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Two Maps That Show The Concentration Of Lot Vacancies In Kansas City

Laura Spencer

It's estimated Kansas City, Mo., has at least 4,000 to 5,000 vacant lots. These sites, sometimes weedy and filled with trash, contribute to neighborhood blight and lower property taxes.

This semester, 11 seniors in the Architecture, Urban Planning and Design department at UMKC documented the parcels of vacant land scattered across Kansas City, Mo. They zeroed in on an area with the highest rate of vacancies, predominantly in the urban core and east of Troost Avenue.

Two maps, with data culled from KCMO GIS, explored the potential impact of the high rate of demolition over the last decade and the link between highways and vacancy.

A concentration of vacancies with major highways as boundaries

This "heat map," created by senior Sean Partain, is one of several maps showing a connection between highways and vacancy. According to senior Karie Kneller, 62 percent of the vacant parcels in Kansas City, Mo. were located within a half-mile of a major highway, such as U.S. 71.

"Was the highway the cause, or was the highway put there because of vacancy?" asks Kneller. "But with 71, we can almost definitely say, historically, that's probably what happened - the highway went in and created a lot of vacancy around the project."

More demolitions than new construction in the urban core

This map displays, in red, the demolition of residential and commercial properties. Sean Partain says that the rapid rate of demolition between 2000 and 2010 hasn't kept pace with new construction. he estimates it's about one new construction project for every three demolitions in their area of focus.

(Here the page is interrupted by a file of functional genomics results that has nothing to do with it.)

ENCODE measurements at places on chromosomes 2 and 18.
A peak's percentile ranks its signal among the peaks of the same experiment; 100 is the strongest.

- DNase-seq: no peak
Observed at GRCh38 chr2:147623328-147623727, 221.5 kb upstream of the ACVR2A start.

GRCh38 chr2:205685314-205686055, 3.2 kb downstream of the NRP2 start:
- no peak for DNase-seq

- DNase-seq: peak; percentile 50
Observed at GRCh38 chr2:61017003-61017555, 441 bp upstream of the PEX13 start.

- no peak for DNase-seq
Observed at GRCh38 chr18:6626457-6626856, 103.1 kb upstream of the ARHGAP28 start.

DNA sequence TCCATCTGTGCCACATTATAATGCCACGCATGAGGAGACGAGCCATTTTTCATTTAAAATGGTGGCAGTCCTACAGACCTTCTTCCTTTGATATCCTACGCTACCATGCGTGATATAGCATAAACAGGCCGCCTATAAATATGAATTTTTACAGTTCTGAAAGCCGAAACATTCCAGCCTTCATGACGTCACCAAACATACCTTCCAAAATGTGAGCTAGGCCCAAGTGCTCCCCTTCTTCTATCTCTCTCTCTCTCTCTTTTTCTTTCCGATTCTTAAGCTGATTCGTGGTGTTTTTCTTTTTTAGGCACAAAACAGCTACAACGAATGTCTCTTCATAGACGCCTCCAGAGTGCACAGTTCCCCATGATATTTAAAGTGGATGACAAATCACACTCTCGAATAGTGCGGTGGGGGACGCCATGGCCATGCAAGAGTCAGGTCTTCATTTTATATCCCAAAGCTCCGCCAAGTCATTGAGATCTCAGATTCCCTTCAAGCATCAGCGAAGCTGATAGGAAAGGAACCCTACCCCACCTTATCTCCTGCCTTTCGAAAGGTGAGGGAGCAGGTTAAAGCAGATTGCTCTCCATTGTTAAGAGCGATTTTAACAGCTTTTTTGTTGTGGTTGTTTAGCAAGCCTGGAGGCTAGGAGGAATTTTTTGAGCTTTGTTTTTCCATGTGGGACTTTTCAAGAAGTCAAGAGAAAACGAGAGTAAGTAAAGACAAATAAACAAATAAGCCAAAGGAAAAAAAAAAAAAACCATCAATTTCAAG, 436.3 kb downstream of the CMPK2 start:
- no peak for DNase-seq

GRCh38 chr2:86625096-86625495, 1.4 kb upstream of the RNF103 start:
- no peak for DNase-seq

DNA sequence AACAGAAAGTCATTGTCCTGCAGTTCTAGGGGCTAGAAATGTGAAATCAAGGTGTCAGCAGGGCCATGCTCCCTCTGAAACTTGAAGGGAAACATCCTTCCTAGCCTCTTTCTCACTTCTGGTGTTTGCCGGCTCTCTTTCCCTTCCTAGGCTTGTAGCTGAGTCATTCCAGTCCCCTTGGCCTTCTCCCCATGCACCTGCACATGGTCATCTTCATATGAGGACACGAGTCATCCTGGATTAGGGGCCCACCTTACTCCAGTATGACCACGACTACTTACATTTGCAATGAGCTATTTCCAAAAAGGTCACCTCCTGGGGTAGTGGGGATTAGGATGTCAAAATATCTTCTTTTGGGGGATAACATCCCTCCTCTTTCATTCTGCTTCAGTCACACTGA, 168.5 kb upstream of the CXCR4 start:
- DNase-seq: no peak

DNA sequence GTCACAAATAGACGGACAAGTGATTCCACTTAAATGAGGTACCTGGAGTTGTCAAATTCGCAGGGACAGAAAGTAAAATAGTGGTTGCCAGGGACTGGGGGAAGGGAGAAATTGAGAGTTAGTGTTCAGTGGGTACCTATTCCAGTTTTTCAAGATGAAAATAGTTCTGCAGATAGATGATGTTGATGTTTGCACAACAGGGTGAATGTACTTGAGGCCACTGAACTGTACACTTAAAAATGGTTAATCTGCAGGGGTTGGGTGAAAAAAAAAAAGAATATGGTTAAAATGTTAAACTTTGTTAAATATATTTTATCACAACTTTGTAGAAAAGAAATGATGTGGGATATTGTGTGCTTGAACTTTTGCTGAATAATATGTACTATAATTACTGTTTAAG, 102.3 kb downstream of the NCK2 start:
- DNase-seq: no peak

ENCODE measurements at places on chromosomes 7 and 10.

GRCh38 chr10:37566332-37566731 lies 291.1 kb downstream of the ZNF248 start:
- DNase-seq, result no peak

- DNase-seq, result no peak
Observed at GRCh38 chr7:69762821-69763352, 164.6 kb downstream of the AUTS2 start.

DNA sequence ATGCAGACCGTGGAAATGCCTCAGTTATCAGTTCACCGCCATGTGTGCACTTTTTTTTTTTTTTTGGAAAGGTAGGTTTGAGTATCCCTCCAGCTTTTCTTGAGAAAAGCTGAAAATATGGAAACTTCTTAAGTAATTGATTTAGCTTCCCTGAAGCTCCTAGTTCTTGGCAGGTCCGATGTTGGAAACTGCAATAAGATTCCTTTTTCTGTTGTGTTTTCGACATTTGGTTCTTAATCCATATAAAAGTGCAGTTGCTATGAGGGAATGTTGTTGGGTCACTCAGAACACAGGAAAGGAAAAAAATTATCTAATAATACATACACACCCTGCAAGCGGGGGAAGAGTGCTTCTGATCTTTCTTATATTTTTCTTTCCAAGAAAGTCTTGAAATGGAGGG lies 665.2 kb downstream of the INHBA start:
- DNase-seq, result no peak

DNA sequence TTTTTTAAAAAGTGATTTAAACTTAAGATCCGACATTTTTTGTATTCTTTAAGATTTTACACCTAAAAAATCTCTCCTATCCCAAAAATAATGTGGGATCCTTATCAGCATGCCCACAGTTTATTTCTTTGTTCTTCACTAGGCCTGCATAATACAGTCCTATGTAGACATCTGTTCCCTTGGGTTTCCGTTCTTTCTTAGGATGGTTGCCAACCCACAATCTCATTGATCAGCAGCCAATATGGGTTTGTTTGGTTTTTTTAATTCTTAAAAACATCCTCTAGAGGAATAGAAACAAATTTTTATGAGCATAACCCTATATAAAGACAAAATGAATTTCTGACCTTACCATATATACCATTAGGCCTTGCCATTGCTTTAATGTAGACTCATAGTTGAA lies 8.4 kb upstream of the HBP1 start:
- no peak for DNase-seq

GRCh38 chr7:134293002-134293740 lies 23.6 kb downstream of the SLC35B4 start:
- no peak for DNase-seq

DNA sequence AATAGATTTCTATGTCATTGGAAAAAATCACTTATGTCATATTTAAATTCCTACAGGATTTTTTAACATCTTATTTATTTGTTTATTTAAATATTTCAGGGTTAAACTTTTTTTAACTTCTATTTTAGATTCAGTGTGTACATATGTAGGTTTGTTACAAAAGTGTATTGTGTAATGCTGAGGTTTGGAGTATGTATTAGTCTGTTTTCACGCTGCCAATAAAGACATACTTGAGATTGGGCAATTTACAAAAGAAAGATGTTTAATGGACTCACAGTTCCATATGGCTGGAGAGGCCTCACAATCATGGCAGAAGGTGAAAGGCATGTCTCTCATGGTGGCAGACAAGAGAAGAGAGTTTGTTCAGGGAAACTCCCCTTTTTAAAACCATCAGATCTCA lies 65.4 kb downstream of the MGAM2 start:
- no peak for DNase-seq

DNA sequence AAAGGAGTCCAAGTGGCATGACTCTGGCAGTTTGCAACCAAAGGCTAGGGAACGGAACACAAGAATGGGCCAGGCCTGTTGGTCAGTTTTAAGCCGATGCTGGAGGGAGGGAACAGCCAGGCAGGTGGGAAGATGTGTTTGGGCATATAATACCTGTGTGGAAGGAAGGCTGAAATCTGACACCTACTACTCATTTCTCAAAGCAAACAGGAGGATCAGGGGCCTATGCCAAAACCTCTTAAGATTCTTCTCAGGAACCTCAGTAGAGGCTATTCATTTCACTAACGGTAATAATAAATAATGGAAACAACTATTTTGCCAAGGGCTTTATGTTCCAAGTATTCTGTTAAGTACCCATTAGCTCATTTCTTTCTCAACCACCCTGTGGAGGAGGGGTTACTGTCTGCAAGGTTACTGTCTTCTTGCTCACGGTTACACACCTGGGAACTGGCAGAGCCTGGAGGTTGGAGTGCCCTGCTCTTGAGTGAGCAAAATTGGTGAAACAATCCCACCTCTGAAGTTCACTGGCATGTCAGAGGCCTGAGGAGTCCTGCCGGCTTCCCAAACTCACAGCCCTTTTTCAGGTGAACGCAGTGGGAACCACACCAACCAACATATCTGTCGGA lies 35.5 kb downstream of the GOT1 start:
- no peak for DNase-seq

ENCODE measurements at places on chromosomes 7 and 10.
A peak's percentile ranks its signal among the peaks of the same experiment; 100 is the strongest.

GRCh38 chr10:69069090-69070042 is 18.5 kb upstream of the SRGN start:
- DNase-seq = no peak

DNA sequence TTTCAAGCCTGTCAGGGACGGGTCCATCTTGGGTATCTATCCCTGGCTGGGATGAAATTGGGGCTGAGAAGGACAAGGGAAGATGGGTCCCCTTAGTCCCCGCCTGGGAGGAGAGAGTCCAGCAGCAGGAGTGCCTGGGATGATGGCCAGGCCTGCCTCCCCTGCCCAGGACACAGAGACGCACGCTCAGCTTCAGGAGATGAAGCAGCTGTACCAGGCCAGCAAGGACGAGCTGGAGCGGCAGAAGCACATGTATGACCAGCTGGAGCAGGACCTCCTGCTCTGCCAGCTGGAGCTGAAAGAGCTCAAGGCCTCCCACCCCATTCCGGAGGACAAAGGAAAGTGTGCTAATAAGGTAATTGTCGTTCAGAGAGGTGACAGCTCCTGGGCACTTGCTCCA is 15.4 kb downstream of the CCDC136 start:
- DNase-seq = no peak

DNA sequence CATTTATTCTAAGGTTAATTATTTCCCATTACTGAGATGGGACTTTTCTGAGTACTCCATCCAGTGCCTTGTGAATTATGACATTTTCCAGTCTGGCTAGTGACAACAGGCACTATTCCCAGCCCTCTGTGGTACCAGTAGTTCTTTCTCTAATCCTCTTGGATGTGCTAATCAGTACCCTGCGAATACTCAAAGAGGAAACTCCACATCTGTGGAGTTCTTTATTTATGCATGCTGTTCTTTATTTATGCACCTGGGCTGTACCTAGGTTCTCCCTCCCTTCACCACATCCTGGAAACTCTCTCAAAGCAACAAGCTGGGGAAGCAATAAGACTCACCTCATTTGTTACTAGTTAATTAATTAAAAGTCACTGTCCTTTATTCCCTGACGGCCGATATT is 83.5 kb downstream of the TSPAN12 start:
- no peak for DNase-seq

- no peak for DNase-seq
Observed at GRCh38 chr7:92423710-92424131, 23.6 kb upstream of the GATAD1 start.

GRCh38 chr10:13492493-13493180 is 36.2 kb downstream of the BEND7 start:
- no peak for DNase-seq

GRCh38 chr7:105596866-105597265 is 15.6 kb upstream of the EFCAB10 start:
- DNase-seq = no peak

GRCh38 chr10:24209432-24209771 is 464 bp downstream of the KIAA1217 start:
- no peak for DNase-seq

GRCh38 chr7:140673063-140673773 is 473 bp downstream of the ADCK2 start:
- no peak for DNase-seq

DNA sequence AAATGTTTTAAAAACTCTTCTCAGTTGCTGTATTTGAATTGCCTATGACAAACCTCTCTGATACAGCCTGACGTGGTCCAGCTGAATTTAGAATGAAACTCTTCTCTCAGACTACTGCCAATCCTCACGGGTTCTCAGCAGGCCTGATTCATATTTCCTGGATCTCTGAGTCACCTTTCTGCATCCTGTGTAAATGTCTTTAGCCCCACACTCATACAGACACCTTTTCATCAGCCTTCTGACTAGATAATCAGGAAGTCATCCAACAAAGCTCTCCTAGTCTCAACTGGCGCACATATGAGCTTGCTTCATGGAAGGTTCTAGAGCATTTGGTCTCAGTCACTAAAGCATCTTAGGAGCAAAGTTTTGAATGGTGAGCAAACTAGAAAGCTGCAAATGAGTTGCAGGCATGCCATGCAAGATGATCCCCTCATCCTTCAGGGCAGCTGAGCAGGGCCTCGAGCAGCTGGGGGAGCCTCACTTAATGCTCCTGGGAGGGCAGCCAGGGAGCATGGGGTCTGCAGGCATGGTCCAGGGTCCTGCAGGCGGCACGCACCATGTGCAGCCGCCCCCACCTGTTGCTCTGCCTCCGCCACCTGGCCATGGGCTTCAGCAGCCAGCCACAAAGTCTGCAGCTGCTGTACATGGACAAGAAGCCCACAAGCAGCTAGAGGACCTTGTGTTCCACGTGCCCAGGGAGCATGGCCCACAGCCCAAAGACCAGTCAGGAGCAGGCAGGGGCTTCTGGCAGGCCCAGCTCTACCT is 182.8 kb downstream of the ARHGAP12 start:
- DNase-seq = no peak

Partain argues that this has led "to the current high state of vacancy and instability for the area." For communities to be healthy, he says, you need people there.

The students have been looking into new solutions for vacant lots in the Kansas City area, and potential ways to re-build urbanism and restore local ecosystems for community health.

This look at the Troost corridor in Kansas City is part of KCUR's months-long examination of how geographic borders affect our daily lives in Kansas City. KCUR will go Beyond Our Borders and spark a community conversation through social outreach and innovative journalism.

We will share the history of these lines, how the borders affect the current Kansas City experience and what's being done to bridge or dissolve them. Be a source for Beyond Our Borders: Share your perspective and experiences east of Troost with KCUR.

Kansas City is known for its style of jazz, influenced by the blues, as the home of Walt Disney’s first animation studio and the headquarters of Hallmark Cards. As one of KCUR’s arts reporters, I want people here to know a wide range of arts and culture stories from across the metropolitan area. I take listeners behind the scenes and introduce them to emerging artists and organizations, as well as keep up with established institutions. Send me an email at lauras@kcur.org or follow me on Twitter @lauraspencer.
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